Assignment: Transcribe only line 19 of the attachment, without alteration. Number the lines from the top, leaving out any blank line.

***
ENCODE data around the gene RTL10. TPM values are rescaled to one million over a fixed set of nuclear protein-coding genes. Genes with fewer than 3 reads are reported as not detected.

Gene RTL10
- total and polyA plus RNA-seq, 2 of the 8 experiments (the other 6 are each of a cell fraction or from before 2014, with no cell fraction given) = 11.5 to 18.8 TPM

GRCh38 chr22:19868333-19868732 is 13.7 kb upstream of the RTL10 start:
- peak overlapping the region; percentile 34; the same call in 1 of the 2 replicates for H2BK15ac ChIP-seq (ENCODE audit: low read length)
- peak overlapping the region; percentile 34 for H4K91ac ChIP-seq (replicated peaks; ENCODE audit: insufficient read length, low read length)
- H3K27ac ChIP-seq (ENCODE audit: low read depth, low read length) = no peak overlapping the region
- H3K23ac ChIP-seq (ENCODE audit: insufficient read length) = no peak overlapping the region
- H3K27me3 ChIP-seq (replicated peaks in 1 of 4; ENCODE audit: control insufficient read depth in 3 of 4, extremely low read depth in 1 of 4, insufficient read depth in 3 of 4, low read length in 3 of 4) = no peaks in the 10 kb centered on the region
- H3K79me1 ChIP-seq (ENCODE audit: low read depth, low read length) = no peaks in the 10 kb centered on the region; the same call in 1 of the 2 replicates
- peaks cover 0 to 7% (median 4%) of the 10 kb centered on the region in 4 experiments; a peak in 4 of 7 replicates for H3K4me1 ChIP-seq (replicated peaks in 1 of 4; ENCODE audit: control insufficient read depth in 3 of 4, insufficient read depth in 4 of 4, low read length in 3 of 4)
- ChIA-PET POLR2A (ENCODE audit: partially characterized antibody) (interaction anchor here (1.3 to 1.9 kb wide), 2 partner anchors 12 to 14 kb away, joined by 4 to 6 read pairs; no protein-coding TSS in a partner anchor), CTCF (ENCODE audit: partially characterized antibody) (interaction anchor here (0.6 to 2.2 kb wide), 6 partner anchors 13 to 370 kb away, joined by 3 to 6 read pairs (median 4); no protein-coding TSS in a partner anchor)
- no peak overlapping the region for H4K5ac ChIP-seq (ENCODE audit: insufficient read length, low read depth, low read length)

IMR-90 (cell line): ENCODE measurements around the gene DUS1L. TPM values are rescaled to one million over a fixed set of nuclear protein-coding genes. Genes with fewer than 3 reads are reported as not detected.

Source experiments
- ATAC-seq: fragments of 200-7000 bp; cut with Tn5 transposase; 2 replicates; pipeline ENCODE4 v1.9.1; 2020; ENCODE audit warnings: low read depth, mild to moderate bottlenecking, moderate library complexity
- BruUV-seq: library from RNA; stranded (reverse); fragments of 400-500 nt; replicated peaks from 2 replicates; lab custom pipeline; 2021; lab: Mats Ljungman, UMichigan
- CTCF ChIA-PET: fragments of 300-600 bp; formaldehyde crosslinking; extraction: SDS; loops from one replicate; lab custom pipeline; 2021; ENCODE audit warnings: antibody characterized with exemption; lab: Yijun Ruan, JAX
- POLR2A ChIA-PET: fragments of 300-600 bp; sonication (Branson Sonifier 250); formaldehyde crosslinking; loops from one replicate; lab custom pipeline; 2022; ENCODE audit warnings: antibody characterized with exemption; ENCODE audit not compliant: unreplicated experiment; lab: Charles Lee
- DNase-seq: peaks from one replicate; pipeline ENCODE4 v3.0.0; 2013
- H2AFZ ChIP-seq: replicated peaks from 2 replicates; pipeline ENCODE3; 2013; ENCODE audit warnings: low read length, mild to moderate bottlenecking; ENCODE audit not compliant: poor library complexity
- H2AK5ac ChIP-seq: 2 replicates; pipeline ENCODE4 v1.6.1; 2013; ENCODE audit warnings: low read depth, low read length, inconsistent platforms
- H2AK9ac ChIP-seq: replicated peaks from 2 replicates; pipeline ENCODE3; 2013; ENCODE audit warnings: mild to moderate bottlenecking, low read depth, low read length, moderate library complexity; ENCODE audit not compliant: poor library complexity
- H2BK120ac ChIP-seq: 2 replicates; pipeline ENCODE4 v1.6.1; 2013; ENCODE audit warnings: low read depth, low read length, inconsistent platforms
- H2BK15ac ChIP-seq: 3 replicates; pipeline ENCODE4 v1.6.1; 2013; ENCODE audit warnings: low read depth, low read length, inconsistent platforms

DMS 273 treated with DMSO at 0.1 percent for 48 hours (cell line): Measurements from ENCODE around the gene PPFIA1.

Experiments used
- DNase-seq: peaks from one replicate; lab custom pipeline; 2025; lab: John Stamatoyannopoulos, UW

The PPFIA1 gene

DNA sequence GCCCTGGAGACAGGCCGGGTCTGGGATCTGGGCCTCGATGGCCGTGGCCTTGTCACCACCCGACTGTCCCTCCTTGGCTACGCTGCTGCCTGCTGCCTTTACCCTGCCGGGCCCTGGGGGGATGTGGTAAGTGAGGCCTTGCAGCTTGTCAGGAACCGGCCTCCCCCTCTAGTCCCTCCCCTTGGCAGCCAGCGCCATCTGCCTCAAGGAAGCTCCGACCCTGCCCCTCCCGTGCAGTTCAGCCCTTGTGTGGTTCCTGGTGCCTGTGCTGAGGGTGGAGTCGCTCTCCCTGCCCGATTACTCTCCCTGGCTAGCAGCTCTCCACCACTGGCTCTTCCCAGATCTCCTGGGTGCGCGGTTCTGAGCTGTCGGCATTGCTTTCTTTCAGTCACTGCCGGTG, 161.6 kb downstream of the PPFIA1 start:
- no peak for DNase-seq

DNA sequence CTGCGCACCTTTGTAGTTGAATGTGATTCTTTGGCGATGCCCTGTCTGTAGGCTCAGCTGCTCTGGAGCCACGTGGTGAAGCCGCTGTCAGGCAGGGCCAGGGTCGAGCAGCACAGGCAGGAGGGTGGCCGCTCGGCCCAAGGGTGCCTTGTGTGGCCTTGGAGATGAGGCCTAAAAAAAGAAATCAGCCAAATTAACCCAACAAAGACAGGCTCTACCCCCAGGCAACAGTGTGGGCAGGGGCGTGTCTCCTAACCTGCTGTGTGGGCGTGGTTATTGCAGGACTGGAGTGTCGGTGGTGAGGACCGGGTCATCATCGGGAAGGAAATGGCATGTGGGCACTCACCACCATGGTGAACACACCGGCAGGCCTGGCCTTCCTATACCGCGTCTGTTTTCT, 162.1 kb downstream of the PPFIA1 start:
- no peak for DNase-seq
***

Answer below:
- POLR2A ChIA-PET: fragments of 300-600 bp; sonication (Branson Sonifier 250); formaldehyde crosslinking; loops from one replicate; lab custom pipeline; 2022; ENCODE audit warnings: antibody characterized with exemption; ENCODE audit not compliant: unreplicated experiment; lab: Charles Lee